Article first published as Mohamed Bin Hammam, FIFA and ethics on Technorati.
It was announced this week that Mohamed Bin Hammam of Qatar has officially withdrawn his nomination for the presidency of FIFA, the world governing body of football. His withdrawl comes as he is due to face the FIFA ethics committee on allegations that he used bribery in his role previously. Incumbent president Sepp Blatter is also due to attend the hearing but has not withdrawn his nomination and looks set for a 4th term as president.
This development has implications for business around the world. Great Britain is due to launch anti-bribery legislation this summer. Described as ‘the toughest anti-corruption legislation in the world’, the UK Bribery Act is due to enter onto force on 1 July 2011. The act makes giving or receiving bribes a criminal offense, however with the UK already lagging behind the rest of the EU on bribery legislation, is the government really taking this seriously?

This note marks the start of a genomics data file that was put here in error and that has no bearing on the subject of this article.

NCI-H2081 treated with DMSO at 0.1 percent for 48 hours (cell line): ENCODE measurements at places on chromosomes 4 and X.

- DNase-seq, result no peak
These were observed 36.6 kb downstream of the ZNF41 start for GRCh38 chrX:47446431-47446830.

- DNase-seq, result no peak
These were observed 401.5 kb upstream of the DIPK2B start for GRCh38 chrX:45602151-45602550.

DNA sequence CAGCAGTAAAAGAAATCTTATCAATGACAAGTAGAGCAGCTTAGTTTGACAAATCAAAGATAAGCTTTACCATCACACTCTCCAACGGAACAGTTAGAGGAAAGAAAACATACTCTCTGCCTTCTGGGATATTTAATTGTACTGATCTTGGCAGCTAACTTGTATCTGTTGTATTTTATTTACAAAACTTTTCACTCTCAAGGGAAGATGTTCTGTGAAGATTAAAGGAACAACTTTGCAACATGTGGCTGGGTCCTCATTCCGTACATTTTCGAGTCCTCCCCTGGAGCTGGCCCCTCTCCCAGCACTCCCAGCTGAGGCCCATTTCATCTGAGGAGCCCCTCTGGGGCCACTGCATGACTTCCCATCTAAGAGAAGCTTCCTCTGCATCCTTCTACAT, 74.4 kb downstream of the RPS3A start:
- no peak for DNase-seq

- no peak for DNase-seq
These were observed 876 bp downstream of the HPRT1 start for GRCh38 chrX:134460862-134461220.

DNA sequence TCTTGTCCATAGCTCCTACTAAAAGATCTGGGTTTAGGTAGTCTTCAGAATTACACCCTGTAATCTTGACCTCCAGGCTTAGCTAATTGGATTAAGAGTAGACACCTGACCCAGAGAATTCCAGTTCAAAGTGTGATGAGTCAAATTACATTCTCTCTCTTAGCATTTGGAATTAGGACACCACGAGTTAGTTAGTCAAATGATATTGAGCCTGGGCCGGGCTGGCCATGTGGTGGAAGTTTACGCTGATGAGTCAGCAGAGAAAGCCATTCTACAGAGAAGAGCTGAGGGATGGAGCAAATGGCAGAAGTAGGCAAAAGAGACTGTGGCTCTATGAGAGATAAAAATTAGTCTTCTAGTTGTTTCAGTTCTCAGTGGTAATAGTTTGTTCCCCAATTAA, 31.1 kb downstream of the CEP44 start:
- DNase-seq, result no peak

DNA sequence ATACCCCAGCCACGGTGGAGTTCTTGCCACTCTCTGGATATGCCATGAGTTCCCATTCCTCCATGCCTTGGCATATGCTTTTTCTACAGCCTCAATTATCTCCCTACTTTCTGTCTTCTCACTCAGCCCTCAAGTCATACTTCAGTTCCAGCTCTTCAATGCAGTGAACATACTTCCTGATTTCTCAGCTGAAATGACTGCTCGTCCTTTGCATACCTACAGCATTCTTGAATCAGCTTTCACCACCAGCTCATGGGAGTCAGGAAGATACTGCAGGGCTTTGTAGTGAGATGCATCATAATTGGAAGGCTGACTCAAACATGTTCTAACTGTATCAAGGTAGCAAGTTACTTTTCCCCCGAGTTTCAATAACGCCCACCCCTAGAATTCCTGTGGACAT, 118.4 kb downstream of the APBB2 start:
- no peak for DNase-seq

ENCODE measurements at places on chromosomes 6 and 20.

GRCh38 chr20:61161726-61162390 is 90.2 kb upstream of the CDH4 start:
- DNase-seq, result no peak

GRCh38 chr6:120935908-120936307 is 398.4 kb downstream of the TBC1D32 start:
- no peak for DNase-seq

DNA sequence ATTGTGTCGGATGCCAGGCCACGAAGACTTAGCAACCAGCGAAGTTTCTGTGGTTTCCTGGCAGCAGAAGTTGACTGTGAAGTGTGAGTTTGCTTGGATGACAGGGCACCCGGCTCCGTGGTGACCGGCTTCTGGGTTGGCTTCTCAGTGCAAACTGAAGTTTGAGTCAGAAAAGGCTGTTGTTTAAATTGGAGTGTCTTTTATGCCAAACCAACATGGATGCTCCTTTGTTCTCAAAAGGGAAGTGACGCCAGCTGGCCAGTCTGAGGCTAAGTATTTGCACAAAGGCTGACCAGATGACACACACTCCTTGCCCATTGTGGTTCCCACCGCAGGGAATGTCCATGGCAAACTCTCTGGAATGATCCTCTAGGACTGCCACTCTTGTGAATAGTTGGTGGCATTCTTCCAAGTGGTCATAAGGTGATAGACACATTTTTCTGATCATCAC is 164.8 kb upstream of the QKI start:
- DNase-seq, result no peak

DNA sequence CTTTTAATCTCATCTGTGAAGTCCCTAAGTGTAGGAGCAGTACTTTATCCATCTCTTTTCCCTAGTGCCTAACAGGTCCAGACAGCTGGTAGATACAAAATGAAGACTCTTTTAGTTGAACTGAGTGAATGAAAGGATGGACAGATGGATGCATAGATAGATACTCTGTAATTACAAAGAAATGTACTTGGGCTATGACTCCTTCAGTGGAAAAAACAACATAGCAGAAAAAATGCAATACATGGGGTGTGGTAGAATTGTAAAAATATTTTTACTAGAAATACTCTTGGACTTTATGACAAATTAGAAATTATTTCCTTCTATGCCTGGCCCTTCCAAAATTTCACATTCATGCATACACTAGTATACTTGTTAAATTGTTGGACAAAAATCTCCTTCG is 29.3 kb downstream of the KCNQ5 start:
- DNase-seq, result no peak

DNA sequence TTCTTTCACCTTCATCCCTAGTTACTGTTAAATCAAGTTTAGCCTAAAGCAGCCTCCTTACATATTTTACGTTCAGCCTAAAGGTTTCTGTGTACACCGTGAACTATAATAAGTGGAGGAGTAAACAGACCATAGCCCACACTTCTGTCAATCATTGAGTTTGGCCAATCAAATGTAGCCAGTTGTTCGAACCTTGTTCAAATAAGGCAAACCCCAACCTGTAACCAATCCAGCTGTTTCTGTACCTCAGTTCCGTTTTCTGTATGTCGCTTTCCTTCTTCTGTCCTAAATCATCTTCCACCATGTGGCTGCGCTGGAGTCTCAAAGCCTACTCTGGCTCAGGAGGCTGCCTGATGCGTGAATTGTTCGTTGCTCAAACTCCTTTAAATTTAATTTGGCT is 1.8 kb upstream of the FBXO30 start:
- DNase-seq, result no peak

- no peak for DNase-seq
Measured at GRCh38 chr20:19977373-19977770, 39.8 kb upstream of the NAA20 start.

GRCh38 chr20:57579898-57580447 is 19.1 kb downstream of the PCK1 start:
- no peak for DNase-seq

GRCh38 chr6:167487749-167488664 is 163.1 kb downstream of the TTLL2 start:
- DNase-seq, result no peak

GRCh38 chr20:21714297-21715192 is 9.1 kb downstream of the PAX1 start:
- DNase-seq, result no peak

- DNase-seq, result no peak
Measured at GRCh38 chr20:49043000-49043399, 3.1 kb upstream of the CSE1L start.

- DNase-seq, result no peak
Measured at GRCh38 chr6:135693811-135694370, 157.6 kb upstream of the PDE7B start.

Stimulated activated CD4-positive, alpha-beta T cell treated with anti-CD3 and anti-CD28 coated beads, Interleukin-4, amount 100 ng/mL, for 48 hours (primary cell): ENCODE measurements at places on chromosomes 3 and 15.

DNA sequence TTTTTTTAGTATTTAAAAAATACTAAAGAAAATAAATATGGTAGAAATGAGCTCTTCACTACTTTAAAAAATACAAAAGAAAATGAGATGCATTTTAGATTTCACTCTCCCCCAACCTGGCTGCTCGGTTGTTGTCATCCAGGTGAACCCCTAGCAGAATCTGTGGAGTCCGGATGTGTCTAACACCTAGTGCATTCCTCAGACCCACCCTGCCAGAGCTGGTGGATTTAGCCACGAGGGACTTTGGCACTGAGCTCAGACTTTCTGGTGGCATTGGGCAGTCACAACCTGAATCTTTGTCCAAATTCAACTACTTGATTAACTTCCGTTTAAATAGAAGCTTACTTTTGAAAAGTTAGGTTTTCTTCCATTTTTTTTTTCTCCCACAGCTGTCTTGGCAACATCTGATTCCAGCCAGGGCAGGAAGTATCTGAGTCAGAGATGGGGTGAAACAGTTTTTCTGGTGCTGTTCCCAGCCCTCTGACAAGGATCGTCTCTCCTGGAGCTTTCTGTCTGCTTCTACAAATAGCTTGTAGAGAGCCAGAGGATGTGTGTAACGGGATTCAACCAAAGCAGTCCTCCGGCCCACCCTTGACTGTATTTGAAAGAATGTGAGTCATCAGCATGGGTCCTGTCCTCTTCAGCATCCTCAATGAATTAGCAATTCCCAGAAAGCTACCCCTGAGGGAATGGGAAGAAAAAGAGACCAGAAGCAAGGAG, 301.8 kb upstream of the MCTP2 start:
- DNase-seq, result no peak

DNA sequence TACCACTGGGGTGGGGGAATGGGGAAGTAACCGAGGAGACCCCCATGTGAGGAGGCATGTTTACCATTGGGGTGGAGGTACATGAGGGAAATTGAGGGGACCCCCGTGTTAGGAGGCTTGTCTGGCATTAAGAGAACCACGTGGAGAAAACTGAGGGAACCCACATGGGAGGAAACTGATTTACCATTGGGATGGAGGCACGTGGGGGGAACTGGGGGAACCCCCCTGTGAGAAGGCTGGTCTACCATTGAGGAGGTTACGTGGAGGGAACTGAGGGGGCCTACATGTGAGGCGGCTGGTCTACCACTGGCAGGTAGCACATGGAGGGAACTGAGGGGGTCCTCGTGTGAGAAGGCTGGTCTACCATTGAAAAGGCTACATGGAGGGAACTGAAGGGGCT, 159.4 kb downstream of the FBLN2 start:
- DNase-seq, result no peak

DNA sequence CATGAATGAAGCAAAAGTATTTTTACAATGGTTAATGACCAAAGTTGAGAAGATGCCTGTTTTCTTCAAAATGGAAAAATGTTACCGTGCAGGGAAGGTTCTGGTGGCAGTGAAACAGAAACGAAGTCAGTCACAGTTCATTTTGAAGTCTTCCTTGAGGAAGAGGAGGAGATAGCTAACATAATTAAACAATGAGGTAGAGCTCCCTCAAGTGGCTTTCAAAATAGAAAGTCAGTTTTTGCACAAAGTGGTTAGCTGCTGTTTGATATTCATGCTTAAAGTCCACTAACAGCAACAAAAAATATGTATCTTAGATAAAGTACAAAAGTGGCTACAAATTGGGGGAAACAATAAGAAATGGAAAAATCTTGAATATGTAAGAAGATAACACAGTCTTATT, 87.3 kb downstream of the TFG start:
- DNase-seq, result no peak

How big an issue is un-ethical behavior in business?
Research earlier this year revealed that nearly 25% of professionals had broken their professional code of conduct. This comes in an age where professionals are being urged to act in an appropriate way. MBA students are increasingly signing an oath upon graduation that promises ethical behavior.
And ethical behavior at work has clear benefits to the profitability of companies. The below graph compares the “WME Index,” or all publicly traded 2011 World’s Most Ethical Company honorees, against the S&P 500 since the initial World’s Most Ethical Companies recognition from 2007.
How do you ensure ethical practice in your company?